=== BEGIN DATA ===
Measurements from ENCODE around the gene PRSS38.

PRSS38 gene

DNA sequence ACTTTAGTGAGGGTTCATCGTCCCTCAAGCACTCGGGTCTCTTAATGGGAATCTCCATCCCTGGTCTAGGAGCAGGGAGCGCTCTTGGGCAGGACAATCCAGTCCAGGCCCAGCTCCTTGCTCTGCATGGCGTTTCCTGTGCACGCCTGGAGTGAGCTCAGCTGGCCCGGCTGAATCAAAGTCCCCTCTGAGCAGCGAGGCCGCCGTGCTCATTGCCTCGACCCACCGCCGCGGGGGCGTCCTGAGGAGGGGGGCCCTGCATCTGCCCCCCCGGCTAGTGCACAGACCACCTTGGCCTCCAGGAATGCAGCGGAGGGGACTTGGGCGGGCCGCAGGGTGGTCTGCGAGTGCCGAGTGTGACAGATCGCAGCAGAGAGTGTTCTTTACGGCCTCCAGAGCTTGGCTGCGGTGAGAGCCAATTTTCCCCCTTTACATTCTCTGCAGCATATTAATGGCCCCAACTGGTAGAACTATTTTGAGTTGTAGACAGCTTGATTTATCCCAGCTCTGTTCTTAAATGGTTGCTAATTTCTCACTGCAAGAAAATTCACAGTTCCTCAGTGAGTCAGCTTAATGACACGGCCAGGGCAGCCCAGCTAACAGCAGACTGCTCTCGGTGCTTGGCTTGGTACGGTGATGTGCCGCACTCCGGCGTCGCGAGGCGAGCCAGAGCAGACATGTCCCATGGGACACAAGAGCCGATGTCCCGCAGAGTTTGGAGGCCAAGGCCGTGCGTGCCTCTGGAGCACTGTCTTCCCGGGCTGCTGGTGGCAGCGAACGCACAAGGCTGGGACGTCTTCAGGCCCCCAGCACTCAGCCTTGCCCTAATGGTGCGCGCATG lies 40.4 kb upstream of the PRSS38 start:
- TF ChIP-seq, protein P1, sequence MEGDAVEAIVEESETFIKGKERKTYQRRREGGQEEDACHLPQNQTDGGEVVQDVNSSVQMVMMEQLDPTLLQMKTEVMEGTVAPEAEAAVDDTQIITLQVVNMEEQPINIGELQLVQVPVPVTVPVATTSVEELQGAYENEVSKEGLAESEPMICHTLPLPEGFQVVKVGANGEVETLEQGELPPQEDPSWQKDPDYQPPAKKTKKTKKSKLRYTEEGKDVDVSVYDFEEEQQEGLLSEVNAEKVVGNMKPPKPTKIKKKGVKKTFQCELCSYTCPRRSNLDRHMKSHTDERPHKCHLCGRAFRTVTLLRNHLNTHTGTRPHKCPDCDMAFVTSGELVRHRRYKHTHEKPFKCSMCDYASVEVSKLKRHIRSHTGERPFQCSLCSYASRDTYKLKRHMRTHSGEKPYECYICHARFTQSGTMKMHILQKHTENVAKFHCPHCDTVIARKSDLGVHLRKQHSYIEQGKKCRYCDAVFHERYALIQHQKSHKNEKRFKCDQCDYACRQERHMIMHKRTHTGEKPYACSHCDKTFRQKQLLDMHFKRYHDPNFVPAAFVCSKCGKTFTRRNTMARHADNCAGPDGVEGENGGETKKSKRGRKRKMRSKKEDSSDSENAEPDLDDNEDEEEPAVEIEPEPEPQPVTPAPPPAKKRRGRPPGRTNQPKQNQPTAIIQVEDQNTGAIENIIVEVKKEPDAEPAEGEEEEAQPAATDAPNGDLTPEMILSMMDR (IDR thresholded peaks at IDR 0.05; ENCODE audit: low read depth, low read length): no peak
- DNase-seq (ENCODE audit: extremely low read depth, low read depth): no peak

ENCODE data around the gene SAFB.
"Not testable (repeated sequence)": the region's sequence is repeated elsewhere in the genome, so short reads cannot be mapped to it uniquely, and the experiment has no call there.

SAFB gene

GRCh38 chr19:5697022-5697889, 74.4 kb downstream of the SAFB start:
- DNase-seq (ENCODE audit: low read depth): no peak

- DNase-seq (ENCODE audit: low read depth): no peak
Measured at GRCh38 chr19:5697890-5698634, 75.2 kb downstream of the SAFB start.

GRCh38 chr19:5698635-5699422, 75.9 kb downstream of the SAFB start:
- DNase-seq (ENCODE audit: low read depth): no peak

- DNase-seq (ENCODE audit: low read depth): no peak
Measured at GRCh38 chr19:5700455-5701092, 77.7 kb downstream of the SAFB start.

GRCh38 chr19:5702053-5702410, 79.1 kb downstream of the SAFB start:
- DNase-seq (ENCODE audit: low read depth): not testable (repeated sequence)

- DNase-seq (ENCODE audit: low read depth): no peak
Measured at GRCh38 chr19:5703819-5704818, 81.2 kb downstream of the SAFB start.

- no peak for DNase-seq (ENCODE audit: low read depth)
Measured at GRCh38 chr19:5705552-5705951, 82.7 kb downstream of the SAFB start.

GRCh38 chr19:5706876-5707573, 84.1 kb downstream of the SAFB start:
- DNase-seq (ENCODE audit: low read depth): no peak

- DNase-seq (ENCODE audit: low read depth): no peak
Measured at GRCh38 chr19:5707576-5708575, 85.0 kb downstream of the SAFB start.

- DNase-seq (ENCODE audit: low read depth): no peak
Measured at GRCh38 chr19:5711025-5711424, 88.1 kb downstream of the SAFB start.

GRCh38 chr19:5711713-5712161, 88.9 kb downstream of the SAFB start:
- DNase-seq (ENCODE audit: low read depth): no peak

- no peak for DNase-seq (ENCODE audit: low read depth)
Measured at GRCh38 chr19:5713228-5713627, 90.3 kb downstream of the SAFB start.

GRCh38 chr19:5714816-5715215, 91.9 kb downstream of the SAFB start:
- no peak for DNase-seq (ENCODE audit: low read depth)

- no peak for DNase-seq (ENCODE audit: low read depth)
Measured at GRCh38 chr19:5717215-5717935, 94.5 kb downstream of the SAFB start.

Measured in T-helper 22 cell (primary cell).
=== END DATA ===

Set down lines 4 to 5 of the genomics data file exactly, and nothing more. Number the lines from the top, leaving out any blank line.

- TF ChIP-seq, protein P1, sequence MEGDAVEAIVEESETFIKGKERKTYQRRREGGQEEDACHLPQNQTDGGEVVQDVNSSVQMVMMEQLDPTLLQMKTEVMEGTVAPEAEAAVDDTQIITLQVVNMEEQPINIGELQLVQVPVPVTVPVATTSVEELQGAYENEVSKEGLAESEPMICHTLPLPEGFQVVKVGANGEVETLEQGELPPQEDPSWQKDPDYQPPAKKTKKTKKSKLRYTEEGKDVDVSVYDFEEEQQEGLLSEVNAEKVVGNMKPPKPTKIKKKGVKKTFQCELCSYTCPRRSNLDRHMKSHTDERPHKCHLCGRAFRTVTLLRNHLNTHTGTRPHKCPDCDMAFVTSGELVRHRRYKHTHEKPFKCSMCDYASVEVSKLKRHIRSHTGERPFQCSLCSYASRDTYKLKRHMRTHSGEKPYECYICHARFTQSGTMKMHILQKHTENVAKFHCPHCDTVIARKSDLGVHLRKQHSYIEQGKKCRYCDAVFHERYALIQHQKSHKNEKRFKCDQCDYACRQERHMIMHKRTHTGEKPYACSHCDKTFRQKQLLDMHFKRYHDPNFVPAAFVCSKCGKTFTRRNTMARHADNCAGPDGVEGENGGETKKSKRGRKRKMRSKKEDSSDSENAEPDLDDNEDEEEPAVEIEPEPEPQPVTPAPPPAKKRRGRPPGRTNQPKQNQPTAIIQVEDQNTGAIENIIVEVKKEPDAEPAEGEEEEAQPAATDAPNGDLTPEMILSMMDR (IDR thresholded peaks at IDR 0.05; ENCODE audit: low read depth, low read length): no peak
- DNase-seq (ENCODE audit: extremely low read depth, low read depth): no peak